Listening to this old Thin Lizzy song and this popped into my head.

Snuggled deep in the messenger bag Tug tries to ignore the wind noise he is so used to but cannot escape.  The leather flap on the bag flutters and sucks air in from the road but outside smells are smothered by  his own from the towel he’s burrowed under and the heavy odor of leather.  The world leans and he swings away from The Man as the bag leans off the inside of the turn.  Throttle opening the bike straightens and the bag and he fall back against the man’s hip.  There is a pat on the bag and words he cannot hear but knows, “S’all good, s’all good.”

Tug waits; waits and sleeps. Sleep is easy and the slowing,  downshifting and forward rock that says, “We’re going to stop soon” will wake him when things get interesting again.  He waits for the satisfaction of getting out of the bag.  Grease and wax are on the towel and the smell offends him a little, it is his towel but the man borrows it too much.   Long and slow the roar of passing truck drowns out all sound, diesel arguing with gasoline, 2 cylinders against 6, 103 cubic inches rumbling against 900.  The harsh oily smell of diesel faintly elbows in and Tug wiggles a little deeper into the familiar towel.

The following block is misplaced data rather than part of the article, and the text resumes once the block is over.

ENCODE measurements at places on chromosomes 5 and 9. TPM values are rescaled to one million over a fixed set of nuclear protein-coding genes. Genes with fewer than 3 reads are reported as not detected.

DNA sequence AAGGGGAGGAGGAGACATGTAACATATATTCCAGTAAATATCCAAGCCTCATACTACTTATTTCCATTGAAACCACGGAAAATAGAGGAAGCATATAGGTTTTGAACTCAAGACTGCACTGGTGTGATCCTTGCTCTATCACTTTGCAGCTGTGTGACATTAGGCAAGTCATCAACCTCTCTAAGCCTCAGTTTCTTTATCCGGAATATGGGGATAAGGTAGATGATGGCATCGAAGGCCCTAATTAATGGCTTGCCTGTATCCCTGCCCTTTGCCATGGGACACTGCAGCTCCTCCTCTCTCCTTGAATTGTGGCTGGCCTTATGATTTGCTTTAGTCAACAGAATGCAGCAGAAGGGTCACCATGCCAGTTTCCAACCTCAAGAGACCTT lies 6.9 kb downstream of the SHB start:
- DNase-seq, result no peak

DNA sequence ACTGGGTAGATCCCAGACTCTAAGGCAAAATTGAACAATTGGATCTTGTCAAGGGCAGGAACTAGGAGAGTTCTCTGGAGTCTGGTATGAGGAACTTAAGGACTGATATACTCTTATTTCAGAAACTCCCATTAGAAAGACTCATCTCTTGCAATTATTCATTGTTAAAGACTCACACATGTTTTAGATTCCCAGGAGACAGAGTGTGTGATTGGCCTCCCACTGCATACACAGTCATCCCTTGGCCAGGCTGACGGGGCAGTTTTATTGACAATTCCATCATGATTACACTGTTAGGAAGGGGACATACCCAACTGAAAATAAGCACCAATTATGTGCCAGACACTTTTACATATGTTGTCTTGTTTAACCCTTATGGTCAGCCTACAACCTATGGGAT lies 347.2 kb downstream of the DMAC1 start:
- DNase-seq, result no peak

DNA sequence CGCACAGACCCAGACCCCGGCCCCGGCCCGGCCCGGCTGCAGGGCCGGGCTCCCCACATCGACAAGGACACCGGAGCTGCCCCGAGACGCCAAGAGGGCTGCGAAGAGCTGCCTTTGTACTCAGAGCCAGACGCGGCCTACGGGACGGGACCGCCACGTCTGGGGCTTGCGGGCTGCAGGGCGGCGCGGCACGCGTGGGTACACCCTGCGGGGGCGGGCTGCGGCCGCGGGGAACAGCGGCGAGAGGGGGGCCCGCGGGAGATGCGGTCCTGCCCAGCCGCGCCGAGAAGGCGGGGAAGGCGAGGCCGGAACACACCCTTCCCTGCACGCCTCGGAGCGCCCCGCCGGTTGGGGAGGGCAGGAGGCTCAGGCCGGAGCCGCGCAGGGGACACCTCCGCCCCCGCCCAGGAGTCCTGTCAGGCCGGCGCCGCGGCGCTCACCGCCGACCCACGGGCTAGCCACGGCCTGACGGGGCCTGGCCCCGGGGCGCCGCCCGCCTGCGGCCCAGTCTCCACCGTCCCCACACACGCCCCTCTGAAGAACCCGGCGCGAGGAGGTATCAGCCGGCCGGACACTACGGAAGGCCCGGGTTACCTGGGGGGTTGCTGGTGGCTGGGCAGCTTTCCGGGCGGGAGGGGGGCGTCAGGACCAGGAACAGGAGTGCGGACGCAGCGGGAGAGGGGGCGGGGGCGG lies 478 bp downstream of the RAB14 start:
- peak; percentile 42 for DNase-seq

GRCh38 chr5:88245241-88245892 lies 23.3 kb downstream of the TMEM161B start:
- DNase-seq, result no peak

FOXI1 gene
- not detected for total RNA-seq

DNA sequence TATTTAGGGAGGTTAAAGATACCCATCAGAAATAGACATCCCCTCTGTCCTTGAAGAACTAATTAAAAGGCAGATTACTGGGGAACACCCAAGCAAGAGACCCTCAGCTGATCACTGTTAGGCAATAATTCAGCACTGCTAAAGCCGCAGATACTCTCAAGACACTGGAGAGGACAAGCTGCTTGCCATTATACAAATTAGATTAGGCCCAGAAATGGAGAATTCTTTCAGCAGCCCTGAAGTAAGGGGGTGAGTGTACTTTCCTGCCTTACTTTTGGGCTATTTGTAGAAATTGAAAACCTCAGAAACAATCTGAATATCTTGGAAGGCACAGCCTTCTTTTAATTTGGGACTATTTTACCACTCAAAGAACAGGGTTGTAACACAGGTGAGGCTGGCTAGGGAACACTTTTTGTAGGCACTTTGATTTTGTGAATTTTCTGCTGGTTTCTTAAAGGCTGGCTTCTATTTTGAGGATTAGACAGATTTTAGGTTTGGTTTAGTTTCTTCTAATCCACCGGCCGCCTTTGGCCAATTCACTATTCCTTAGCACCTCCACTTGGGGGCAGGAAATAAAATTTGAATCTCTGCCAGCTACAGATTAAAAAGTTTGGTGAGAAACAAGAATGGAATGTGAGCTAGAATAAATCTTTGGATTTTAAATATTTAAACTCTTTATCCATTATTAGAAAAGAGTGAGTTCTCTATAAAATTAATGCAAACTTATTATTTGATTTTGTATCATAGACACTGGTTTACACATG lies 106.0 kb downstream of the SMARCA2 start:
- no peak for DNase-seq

“S’all good, s’all good.”  A pat and a rub on the bag.  Habit.  Communication.  Partners. Tug wags his bobbed tail.  The man doesn’t feel it but knows it happens.  Partners.


Road Song


Seger and the poets make romance and lyric references

to the song of the road.


They lie big generous loving lies.


The road sings a song that is hard and screams in your ears,

a banshee drumming on delicate bits and pieces inside your head.

The road whistles, howls and roars

enough to make your ears bleed like

a lover’s scratch worth the pain.


The song can hurt, diminish and delete.


The real road song echoes in your head

at night or

in the quiet places

taunting, ringing, ever present

a noisy tattoo on your senses

never gone, always singing.


God, what a ugly wonderful sound.